The nutritionists agree that hummus provides way fewer calories in addition to having a greater nutritional profile. It has only ¼ of the calories of peanut butter in a standard 2 tablespoons, says Pace.

While Brown says hummus has three times as much fiber and significant amounts of copper, iron, magnesium, manganese and zinc.

7. Brown rice vs. Quinoa

Winner: quinoa

Why?

“Quinoa contains twice as much protein as brown rice, 4 grams versus vs. 2 grams, and quinoa’s protein is complete, meaning you get all of the essential amino acids that you need for your body to function properly. It’s richer in copper, iron and zinc, essential minerals that aren’t easy to get in the diet,” says Brown.

Pace warns that not all brown rice is created equal. Many brands do not have the fiber content that you may expect.

8. Chicken vs. Turkey

Winner: turkey

Why?

Turkey is a leaner protein choice with less cholesterol, saturated fat in addition to supply higher essential minerals such as iron, selenium and zinc when compared to chicken. Experts agree that turkey supplies the right nutritional content for healthy muscle and tissues with added antioxidants benefits.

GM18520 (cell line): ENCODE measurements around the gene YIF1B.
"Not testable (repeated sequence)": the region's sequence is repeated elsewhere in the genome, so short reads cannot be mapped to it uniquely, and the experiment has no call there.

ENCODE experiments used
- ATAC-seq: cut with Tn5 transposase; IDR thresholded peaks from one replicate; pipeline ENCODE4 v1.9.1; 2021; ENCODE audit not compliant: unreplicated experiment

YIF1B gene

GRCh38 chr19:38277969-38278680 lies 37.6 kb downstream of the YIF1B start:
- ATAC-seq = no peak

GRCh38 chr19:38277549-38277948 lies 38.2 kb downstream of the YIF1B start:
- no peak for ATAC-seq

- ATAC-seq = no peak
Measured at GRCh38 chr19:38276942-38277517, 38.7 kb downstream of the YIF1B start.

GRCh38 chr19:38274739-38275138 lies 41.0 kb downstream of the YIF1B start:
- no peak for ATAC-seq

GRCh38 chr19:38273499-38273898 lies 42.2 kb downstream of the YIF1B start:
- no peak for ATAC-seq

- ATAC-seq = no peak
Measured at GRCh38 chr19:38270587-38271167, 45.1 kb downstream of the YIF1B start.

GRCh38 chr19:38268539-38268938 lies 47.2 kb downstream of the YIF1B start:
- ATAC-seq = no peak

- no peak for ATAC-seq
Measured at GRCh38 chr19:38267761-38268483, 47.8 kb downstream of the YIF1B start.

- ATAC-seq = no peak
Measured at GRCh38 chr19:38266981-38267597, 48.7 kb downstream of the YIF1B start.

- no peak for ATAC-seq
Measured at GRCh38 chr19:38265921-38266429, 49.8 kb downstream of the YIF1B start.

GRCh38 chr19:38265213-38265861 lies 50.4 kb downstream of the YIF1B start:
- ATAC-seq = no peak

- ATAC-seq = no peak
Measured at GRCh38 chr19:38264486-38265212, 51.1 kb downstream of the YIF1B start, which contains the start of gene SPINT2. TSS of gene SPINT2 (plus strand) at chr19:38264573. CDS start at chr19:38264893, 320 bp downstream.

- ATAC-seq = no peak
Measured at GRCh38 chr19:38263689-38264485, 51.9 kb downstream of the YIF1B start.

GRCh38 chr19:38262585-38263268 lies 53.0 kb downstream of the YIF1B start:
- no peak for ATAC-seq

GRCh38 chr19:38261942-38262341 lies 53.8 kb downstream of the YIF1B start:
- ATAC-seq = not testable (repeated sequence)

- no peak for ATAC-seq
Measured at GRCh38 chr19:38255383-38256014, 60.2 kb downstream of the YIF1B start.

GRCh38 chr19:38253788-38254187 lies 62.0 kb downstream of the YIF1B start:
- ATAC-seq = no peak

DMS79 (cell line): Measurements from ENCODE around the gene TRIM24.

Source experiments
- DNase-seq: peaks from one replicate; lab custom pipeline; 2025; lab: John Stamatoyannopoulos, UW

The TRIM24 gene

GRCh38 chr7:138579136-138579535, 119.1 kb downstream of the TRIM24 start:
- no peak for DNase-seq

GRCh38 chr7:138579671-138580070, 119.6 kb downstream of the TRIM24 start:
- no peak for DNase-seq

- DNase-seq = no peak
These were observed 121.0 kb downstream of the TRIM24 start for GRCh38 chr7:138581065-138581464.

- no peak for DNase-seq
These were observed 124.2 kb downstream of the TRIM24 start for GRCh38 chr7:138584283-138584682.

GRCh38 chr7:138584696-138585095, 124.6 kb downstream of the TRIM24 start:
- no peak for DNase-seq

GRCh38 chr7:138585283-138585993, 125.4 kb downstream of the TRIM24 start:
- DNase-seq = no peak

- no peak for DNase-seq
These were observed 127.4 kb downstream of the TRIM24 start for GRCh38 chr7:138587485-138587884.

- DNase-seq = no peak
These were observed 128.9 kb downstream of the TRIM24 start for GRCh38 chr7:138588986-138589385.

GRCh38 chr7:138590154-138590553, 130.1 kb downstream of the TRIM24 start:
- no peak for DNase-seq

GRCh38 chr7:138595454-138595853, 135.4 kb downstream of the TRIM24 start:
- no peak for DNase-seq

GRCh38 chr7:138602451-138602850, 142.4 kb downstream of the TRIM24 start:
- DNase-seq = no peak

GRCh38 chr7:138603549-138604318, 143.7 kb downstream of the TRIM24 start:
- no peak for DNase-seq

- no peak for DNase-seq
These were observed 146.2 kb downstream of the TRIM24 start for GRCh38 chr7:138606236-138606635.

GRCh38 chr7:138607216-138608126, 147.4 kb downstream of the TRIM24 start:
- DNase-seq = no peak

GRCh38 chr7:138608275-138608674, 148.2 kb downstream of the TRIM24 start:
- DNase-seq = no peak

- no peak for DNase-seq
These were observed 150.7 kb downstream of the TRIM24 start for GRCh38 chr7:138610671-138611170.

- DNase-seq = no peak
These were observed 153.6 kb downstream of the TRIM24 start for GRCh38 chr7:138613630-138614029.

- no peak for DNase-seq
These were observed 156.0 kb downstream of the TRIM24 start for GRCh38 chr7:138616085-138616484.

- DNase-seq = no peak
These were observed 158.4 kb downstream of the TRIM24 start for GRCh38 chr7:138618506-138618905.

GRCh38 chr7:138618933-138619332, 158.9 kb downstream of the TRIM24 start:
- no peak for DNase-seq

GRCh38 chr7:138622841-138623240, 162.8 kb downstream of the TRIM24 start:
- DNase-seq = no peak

9. 100-percent whole-grain bread vs. sprouted-grain bread

Winner: 100-percent whole-grain bread

Why?

The nutritionists agree that the sprouted-grain bread may be slightly higher in the protein compartment but not enough to beat 100 percent whole grain bread. Pace points out that texture and taste can be a problem for some, while Browns considers that the higher price is not worth it.

10. 100-percent whole-grain crackers vs. baked potato chips

Winner: 100-percent whole-grain crackers

Why?

Pace favors the crackers for its B vitamin content as well as its niacin, riboflavin, iron, and fiber content. “Light chips can be tasty but unfortunately, they are mostly empty calories,” she says.

Marta Montenegro is an exercise physiologist, certified strength and conditioning coach and master trainer, who teaches as an adjunct professor at Florida International University. Marta has developed her own system of exercises used by professional athletes. Her personal website, martamontenegro.com, combines fitness, nutrition and health tips, exercise routines, recipes and the latest news to help you change your life but not your lifestyle. She was the founder of nationally awarded SOBeFiT magazine and the fitness DVD series Montenegro Method.

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Marta Montenegro is an exercise physiologist, certified strength and conditioning coach and master trainer, who teaches as an adjunct professor at Florida International University. Marta has developed her own system of exercises used by professional athletes. Her personal website, martamontenegro.com, combines fitness, nutrition and health tips, exercise routines, recipes and the latest news to help you change your life but not your lifestyle. She was the founder of nationally awarded SOBeFiT magazine and the fitness DVD series Montenegro Method.